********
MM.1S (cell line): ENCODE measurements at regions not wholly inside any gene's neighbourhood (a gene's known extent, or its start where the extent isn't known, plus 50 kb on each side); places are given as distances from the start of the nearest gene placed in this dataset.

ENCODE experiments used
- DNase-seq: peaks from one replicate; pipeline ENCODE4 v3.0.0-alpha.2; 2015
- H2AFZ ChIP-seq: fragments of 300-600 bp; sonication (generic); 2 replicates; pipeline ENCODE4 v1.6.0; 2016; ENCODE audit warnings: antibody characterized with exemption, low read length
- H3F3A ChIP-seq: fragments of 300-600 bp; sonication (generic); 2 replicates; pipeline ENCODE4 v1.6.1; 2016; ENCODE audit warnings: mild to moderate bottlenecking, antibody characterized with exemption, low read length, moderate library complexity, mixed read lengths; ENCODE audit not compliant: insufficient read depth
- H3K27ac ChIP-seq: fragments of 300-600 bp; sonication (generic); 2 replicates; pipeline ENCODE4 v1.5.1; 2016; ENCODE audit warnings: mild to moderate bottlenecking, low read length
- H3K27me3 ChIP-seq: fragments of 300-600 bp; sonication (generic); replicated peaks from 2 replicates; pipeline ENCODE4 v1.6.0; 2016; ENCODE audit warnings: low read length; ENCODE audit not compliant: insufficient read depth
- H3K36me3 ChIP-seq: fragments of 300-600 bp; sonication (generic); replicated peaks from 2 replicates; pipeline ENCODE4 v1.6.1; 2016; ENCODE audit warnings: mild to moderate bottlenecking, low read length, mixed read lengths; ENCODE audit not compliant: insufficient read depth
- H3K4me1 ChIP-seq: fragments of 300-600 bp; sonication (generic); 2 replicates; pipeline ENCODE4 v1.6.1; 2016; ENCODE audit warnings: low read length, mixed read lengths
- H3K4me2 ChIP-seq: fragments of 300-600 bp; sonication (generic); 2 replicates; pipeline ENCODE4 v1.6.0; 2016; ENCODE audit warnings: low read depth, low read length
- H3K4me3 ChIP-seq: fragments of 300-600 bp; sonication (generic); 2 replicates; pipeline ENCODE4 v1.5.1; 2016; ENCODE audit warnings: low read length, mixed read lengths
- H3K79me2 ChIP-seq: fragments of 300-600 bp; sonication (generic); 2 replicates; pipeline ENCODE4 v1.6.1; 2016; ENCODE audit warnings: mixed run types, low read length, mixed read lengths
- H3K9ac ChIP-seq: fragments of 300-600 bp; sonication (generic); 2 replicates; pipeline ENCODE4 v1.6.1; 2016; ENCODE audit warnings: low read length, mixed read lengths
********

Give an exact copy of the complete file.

MM.1S (cell line): ENCODE measurements at regions not wholly inside any gene's neighbourhood (a gene's known extent, or its start where the extent isn't known, plus 50 kb on each side); places are given as distances from the start of the nearest gene placed in this dataset.

ENCODE experiments used
- DNase-seq: peaks from one replicate; pipeline ENCODE4 v3.0.0-alpha.2; 2015
- H2AFZ ChIP-seq: fragments of 300-600 bp; sonication (generic); 2 replicates; pipeline ENCODE4 v1.6.0; 2016; ENCODE audit warnings: antibody characterized with exemption, low read length
- H3F3A ChIP-seq: fragments of 300-600 bp; sonication (generic); 2 replicates; pipeline ENCODE4 v1.6.1; 2016; ENCODE audit warnings: mild to moderate bottlenecking, antibody characterized with exemption, low read length, moderate library complexity, mixed read lengths; ENCODE audit not compliant: insufficient read depth
- H3K27ac ChIP-seq: fragments of 300-600 bp; sonication (generic); 2 replicates; pipeline ENCODE4 v1.5.1; 2016; ENCODE audit warnings: mild to moderate bottlenecking, low read length
- H3K27me3 ChIP-seq: fragments of 300-600 bp; sonication (generic); replicated peaks from 2 replicates; pipeline ENCODE4 v1.6.0; 2016; ENCODE audit warnings: low read length; ENCODE audit not compliant: insufficient read depth
- H3K36me3 ChIP-seq: fragments of 300-600 bp; sonication (generic); replicated peaks from 2 replicates; pipeline ENCODE4 v1.6.1; 2016; ENCODE audit warnings: mild to moderate bottlenecking, low read length, mixed read lengths; ENCODE audit not compliant: insufficient read depth
- H3K4me1 ChIP-seq: fragments of 300-600 bp; sonication (generic); 2 replicates; pipeline ENCODE4 v1.6.1; 2016; ENCODE audit warnings: low read length, mixed read lengths
- H3K4me2 ChIP-seq: fragments of 300-600 bp; sonication (generic); 2 replicates; pipeline ENCODE4 v1.6.0; 2016; ENCODE audit warnings: low read depth, low read length
- H3K4me3 ChIP-seq: fragments of 300-600 bp; sonication (generic); 2 replicates; pipeline ENCODE4 v1.5.1; 2016; ENCODE audit warnings: low read length, mixed read lengths
- H3K79me2 ChIP-seq: fragments of 300-600 bp; sonication (generic); 2 replicates; pipeline ENCODE4 v1.6.1; 2016; ENCODE audit warnings: mixed run types, low read length, mixed read lengths
- H3K9ac ChIP-seq: fragments of 300-600 bp; sonication (generic); 2 replicates; pipeline ENCODE4 v1.6.1; 2016; ENCODE audit warnings: low read length, mixed read lengths